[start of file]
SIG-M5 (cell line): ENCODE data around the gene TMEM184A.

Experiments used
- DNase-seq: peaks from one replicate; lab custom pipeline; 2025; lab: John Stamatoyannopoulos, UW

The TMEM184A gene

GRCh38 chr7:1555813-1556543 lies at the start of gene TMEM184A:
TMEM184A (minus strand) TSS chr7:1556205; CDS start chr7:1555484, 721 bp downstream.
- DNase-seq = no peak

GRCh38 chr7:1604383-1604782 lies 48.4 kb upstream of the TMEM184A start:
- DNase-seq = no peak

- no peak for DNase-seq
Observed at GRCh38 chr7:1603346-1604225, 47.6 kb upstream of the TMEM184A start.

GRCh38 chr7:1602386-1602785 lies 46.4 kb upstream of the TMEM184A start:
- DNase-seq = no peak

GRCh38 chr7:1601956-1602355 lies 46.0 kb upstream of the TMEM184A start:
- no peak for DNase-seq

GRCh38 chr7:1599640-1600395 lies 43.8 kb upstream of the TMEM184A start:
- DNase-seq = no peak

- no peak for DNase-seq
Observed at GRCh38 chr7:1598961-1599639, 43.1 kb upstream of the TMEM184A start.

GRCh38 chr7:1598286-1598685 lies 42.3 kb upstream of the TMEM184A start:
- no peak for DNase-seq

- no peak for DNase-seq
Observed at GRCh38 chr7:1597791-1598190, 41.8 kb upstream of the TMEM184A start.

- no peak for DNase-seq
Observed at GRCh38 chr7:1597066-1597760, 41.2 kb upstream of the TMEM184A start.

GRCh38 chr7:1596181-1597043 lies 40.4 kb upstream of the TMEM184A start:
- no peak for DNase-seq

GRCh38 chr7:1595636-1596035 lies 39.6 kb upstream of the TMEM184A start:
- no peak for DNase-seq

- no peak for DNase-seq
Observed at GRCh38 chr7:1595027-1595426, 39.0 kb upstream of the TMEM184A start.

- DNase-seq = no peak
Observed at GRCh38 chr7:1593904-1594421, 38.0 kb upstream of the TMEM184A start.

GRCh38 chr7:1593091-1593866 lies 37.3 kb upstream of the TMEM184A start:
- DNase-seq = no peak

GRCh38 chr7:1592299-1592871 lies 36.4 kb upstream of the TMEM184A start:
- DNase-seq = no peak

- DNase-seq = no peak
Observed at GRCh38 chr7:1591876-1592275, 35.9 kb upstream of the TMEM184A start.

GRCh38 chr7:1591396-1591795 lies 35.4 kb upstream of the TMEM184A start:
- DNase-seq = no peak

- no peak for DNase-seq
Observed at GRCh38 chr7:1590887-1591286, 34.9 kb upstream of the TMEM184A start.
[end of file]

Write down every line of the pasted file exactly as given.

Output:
SIG-M5 (cell line): ENCODE data around the gene TMEM184A.

Experiments used
- DNase-seq: peaks from one replicate; lab custom pipeline; 2025; lab: John Stamatoyannopoulos, UW

The TMEM184A gene

GRCh38 chr7:1555813-1556543 lies at the start of gene TMEM184A:
TMEM184A (minus strand) TSS chr7:1556205; CDS start chr7:1555484, 721 bp downstream.
- DNase-seq = no peak

GRCh38 chr7:1604383-1604782 lies 48.4 kb upstream of the TMEM184A start:
- DNase-seq = no peak

- no peak for DNase-seq
Observed at GRCh38 chr7:1603346-1604225, 47.6 kb upstream of the TMEM184A start.

GRCh38 chr7:1602386-1602785 lies 46.4 kb upstream of the TMEM184A start:
- DNase-seq = no peak

GRCh38 chr7:1601956-1602355 lies 46.0 kb upstream of the TMEM184A start:
- no peak for DNase-seq

GRCh38 chr7:1599640-1600395 lies 43.8 kb upstream of the TMEM184A start:
- DNase-seq = no peak

- no peak for DNase-seq
Observed at GRCh38 chr7:1598961-1599639, 43.1 kb upstream of the TMEM184A start.

GRCh38 chr7:1598286-1598685 lies 42.3 kb upstream of the TMEM184A start:
- no peak for DNase-seq

- no peak for DNase-seq
Observed at GRCh38 chr7:1597791-1598190, 41.8 kb upstream of the TMEM184A start.

- no peak for DNase-seq
Observed at GRCh38 chr7:1597066-1597760, 41.2 kb upstream of the TMEM184A start.

GRCh38 chr7:1596181-1597043 lies 40.4 kb upstream of the TMEM184A start:
- no peak for DNase-seq

GRCh38 chr7:1595636-1596035 lies 39.6 kb upstream of the TMEM184A start:
- no peak for DNase-seq

- no peak for DNase-seq
Observed at GRCh38 chr7:1595027-1595426, 39.0 kb upstream of the TMEM184A start.

- DNase-seq = no peak
Observed at GRCh38 chr7:1593904-1594421, 38.0 kb upstream of the TMEM184A start.

GRCh38 chr7:1593091-1593866 lies 37.3 kb upstream of the TMEM184A start:
- DNase-seq = no peak

GRCh38 chr7:1592299-1592871 lies 36.4 kb upstream of the TMEM184A start:
- DNase-seq = no peak

- DNase-seq = no peak
Observed at GRCh38 chr7:1591876-1592275, 35.9 kb upstream of the TMEM184A start.

GRCh38 chr7:1591396-1591795 lies 35.4 kb upstream of the TMEM184A start:
- DNase-seq = no peak

- no peak for DNase-seq
Observed at GRCh38 chr7:1590887-1591286, 34.9 kb upstream of the TMEM184A start.